An opportunity at Nuclear Summit

PRIME Minister Nawaz Sharif’s visit to Washington to attend the 4th and final Nuclear Security Summit, a biennial conference series initiated in 2010 by Barack Obama administration, has become one of the casualties of the gory terrorist attack in Lahore. His address to nation, conveying firm determination of Govt to tackle the menace of terrorism, indicated that the PM rightly intends to focus more on the issue of terrorism and extremism.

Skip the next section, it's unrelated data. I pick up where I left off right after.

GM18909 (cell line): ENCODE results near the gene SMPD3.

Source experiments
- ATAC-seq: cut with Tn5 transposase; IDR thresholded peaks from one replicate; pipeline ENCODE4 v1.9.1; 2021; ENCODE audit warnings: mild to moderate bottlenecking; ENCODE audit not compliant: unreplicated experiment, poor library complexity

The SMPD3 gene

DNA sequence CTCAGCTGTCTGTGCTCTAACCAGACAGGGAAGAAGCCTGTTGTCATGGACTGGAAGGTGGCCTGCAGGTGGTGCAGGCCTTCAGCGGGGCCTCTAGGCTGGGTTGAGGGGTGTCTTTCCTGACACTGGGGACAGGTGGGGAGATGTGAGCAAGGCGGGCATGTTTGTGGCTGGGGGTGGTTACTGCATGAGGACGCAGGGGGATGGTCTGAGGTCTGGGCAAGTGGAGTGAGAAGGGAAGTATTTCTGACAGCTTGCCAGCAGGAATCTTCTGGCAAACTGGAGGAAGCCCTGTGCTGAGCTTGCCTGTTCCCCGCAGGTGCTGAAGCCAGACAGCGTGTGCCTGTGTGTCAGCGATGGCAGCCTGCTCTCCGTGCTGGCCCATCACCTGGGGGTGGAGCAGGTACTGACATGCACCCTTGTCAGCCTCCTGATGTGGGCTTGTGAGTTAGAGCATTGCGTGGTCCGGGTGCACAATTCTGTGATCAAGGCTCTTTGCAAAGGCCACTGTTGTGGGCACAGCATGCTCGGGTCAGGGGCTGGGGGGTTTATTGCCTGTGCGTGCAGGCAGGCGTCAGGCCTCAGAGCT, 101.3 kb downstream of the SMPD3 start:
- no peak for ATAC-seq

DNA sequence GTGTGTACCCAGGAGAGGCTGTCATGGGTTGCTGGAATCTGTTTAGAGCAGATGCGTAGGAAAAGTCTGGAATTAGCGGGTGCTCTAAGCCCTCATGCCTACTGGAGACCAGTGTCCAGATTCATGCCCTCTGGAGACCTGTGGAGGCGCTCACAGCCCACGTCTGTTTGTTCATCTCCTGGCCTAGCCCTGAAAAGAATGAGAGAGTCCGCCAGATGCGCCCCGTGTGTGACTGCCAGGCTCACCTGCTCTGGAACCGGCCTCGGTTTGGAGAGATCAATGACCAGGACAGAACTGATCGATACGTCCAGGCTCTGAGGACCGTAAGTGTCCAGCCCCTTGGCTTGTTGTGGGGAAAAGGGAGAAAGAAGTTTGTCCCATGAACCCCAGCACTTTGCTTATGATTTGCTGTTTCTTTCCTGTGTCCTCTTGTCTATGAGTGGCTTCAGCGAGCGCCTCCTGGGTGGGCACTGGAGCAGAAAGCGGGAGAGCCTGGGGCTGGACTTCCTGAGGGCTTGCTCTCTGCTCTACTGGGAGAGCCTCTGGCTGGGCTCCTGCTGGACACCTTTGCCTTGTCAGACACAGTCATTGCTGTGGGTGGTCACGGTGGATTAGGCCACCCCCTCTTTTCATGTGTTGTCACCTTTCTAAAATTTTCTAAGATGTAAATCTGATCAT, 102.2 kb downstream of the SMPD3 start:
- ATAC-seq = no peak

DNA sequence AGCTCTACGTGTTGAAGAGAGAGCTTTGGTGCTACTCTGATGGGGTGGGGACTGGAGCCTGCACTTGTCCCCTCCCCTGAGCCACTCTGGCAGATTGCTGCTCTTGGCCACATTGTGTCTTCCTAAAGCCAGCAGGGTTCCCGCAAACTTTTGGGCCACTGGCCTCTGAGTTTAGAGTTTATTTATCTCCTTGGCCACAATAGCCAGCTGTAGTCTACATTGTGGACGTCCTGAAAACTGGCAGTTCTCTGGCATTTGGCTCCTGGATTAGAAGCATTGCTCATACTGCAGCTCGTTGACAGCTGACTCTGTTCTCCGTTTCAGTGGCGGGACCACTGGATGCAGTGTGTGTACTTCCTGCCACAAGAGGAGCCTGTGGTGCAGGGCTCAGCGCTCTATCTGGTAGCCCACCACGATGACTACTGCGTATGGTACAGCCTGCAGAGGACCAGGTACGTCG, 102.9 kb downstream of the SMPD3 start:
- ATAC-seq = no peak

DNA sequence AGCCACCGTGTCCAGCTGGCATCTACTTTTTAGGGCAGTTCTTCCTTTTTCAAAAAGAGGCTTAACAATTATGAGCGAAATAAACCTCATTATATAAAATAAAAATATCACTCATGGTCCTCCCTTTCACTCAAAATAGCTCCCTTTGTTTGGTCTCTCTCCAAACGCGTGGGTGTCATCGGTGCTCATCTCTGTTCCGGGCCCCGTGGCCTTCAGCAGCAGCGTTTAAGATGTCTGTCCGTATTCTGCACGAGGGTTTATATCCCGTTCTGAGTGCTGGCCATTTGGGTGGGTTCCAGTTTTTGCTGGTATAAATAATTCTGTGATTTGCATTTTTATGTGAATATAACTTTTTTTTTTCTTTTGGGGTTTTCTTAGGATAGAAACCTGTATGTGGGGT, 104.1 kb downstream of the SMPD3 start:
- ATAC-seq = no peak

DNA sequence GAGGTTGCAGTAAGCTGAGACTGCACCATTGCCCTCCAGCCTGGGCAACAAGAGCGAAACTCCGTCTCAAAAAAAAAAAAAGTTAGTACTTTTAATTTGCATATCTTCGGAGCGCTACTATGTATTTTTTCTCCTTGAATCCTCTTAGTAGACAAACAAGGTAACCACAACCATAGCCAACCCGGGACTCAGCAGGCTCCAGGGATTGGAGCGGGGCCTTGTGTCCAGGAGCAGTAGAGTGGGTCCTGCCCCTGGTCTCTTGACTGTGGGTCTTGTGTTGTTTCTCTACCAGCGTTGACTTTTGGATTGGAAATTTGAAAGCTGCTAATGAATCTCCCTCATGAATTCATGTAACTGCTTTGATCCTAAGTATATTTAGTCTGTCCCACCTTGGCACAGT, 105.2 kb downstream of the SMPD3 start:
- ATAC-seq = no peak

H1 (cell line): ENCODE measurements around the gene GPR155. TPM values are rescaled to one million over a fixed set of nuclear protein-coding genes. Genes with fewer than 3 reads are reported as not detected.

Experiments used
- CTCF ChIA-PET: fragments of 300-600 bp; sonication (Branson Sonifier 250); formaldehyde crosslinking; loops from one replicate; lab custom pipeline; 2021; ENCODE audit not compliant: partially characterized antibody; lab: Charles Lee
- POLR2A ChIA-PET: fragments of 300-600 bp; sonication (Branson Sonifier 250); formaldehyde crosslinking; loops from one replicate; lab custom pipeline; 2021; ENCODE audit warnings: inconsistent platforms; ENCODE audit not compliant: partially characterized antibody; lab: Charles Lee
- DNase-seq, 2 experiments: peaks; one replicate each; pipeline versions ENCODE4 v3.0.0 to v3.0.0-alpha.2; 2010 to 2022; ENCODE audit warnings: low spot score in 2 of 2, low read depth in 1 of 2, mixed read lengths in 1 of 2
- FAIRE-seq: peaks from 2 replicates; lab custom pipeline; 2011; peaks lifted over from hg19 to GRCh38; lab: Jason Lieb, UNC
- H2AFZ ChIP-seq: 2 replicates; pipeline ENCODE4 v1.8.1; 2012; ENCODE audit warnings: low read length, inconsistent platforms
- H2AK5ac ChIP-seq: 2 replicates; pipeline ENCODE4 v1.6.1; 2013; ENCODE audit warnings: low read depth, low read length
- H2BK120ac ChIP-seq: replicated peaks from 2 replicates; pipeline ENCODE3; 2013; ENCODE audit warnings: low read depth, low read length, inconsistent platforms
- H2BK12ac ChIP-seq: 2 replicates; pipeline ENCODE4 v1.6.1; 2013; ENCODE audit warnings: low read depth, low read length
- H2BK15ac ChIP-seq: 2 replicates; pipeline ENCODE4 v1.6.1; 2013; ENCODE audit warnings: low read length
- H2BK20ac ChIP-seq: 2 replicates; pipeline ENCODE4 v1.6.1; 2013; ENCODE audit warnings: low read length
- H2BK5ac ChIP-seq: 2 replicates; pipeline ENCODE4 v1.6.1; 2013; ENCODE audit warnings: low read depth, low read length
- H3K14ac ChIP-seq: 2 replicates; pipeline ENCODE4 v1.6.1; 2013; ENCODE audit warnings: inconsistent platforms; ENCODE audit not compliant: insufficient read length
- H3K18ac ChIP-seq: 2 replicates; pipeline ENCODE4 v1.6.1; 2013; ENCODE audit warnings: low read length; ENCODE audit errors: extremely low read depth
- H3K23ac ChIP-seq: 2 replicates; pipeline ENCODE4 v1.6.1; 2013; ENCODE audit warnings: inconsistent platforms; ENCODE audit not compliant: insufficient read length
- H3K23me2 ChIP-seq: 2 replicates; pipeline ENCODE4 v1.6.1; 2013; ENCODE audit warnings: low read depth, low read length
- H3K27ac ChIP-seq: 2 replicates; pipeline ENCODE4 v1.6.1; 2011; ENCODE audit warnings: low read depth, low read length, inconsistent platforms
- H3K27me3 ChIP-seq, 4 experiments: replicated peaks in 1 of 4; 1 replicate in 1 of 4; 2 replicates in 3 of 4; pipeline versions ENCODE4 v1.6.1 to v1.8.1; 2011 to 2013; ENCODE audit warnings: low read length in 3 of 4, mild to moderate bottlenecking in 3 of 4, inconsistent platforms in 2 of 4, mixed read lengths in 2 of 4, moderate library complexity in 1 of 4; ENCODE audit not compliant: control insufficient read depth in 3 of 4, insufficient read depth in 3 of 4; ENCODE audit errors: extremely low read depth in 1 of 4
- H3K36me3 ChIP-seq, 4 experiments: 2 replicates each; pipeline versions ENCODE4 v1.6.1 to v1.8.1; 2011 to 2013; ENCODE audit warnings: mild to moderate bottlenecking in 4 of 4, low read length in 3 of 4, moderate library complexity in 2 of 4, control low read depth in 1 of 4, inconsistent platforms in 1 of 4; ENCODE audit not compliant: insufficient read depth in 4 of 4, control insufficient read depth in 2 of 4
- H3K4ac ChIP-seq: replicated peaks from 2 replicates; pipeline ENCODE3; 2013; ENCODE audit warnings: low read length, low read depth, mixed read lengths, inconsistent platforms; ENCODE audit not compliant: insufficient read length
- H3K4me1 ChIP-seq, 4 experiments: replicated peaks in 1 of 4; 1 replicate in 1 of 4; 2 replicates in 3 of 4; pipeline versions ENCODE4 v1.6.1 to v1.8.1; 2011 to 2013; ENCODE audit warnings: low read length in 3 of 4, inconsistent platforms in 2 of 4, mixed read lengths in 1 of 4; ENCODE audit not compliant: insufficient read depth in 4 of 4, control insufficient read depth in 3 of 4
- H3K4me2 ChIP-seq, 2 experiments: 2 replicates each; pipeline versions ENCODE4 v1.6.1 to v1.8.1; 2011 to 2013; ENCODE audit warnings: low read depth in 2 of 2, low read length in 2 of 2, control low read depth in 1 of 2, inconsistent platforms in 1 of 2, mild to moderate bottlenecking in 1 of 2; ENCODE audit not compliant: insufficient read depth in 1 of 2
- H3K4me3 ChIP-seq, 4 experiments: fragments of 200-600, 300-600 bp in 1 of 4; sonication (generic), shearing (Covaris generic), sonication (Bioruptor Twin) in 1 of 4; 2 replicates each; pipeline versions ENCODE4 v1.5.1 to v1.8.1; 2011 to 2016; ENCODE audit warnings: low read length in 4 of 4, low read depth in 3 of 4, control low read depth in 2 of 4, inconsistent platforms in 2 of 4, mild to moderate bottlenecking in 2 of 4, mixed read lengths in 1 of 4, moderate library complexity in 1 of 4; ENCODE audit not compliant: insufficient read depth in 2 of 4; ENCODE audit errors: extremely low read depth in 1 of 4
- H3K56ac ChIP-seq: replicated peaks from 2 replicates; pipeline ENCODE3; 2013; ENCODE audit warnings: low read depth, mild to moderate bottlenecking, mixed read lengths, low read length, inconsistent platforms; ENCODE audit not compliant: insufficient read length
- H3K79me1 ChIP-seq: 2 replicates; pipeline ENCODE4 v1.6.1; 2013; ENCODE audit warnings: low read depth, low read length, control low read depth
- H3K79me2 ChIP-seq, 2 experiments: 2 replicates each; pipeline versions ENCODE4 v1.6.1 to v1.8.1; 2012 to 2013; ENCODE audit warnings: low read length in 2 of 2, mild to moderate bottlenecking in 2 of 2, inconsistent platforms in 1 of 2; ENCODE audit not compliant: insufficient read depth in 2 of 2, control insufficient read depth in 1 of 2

Of course, the country would be represented at the summit by an experienced and seasoned diplomat — Special Assistant to the Prime Minister on Foreign Affairs Syed Tariq Fatemi — but it is understood that there would be low key bilateral engagements, depriving the Prime Minister of an opportunity to showcase Pakistan’s comprehensive, robust and foolproof arrangements to ensure nuclear safety and security. Propaganda of anti-Pakistan forces notwithstanding, the fact remains that the country has in place an enviable command and control system and that is why US Assistant Secretary of State for International Security and Non-Proliferation, Thomas Countryman has lauded Pakistan’s measures adopted for the security of the nuclear weapons, adding that the country takes seriously its responsibility to provide security for both nuclear weapons and nuclear materials. This is in sharp contrast to the findings of a recent report by Harvard University’s Kennedy School of Government cautioning that US officials ranked Indian nuclear security measures as “weaker than those of Pakistan and Russia”, and US experts visiting the sensitive Bhabha Atomic Research Centre (BARC) also described the security arrangements there as “extraordinarily low key”. Ahead of the Summit, Pakistan has also signed 2005 Amendment to the Convention on Physical Protection of Nuclear Materials. In this backdrop, it is hoped that Pakistan delegation would avail of the opportunity to present the case of the country in a convincing manner with a view to rebutting the sustained propaganda campaign by some vested interests including Indian lobbies. This is despite the fact that incidents of nuclear material smuggling in India have been reported by the world media. Therefore, a systematic effort is required to project Pakistan as a responsible nuclear power, allaying misplaced fears that its nuclear weapons or material could fall into hands of extremists and terrorists.

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